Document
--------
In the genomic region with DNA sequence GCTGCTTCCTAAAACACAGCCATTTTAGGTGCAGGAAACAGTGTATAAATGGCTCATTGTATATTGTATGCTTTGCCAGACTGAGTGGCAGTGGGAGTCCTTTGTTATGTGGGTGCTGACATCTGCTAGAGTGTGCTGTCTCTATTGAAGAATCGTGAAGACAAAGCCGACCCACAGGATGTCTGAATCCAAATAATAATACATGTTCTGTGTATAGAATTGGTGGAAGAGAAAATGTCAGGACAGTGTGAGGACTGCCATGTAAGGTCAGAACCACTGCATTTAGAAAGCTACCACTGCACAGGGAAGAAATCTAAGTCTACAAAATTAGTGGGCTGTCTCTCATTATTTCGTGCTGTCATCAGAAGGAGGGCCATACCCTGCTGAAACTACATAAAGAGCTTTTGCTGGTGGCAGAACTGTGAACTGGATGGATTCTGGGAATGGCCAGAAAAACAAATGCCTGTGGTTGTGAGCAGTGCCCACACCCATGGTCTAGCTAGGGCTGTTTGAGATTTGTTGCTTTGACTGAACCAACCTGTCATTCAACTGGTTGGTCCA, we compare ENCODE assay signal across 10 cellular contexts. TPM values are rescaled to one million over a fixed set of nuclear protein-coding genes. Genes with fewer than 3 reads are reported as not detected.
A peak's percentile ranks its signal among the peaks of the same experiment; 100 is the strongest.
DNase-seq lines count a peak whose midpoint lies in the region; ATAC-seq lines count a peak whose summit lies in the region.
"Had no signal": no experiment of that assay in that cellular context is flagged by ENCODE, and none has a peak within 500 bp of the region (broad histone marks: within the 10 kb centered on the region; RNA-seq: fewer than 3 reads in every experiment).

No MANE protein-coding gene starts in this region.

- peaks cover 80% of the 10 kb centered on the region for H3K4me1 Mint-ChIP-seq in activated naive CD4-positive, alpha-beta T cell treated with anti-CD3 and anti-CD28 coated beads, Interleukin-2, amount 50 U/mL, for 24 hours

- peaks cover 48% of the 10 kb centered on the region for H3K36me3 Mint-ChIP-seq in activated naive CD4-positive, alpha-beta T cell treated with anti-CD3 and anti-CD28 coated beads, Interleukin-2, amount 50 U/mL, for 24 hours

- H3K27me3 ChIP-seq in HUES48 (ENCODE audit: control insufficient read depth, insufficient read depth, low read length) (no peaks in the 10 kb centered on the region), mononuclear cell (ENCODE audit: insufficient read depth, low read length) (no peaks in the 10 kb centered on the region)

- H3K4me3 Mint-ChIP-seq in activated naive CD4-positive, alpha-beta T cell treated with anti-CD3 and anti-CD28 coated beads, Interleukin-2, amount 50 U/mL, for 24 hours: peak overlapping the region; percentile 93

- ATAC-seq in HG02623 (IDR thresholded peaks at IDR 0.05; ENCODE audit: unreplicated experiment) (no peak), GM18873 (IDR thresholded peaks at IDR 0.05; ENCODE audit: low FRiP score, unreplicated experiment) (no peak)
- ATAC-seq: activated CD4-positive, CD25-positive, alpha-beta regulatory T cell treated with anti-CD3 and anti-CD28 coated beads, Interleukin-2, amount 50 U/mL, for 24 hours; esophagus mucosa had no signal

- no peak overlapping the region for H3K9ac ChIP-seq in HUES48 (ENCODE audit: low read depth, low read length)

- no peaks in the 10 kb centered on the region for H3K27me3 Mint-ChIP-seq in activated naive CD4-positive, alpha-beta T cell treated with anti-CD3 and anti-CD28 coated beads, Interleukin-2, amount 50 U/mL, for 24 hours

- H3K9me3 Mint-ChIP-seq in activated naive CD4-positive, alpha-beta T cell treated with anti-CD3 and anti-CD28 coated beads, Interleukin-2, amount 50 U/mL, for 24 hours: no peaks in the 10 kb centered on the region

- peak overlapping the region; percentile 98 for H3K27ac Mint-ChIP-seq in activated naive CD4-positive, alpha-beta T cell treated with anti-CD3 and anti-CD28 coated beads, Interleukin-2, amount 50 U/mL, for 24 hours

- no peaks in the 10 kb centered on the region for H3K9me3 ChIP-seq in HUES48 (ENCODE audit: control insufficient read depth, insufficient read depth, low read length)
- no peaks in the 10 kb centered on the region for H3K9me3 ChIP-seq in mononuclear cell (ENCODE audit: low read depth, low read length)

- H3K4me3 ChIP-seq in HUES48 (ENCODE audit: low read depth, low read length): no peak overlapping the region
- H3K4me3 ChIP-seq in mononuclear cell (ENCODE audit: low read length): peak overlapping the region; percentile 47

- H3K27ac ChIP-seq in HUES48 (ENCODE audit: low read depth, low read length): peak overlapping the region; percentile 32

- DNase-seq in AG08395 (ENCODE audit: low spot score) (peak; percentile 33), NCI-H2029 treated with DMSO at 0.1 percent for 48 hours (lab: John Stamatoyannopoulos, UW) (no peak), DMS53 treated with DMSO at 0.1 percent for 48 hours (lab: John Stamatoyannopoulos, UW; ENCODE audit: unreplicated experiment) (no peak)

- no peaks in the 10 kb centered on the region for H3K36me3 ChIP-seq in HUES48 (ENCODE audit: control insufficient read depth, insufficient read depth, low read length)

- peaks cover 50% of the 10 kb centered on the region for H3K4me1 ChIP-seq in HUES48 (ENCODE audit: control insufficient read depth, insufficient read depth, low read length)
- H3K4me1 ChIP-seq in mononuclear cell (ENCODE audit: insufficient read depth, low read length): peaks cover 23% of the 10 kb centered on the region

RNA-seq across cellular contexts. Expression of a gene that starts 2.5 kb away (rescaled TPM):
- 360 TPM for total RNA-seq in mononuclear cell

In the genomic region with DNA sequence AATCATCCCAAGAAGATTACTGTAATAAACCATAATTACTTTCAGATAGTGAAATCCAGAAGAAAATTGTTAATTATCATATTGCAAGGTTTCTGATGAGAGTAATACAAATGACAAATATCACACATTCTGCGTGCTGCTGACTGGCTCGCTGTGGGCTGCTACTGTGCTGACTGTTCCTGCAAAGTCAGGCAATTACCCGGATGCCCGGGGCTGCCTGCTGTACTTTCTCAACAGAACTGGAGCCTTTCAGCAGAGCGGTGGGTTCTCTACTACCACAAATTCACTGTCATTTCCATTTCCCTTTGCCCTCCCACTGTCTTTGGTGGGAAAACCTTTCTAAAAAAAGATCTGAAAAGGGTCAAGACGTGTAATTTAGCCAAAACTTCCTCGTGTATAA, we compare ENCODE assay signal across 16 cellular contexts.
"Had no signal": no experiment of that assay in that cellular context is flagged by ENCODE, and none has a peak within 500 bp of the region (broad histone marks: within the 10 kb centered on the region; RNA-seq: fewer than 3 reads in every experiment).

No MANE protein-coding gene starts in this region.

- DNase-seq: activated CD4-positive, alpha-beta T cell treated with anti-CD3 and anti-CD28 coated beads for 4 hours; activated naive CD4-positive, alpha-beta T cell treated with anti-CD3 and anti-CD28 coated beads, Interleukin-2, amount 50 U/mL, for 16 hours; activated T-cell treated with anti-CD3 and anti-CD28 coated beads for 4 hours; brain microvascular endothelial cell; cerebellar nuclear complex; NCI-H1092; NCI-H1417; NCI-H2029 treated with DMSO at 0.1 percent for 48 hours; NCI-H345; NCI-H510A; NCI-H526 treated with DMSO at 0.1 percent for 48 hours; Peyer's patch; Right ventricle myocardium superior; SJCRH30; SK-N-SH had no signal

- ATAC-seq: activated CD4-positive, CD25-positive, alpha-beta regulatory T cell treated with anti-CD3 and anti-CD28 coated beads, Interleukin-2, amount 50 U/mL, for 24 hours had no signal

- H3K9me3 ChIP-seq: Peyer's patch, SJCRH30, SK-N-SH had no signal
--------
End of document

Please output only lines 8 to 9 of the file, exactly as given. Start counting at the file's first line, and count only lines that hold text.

- H3K27me3 ChIP-seq in HUES48 (ENCODE audit: control insufficient read depth, insufficient read depth, low read length) (no peaks in the 10 kb centered on the region), mononuclear cell (ENCODE audit: insufficient read depth, low read length) (no peaks in the 10 kb centered on the region)

- H3K4me3 Mint-ChIP-seq in activated naive CD4-positive, alpha-beta T cell treated with anti-CD3 and anti-CD28 coated beads, Interleukin-2, amount 50 U/mL, for 24 hours: peak overlapping the region; percentile 93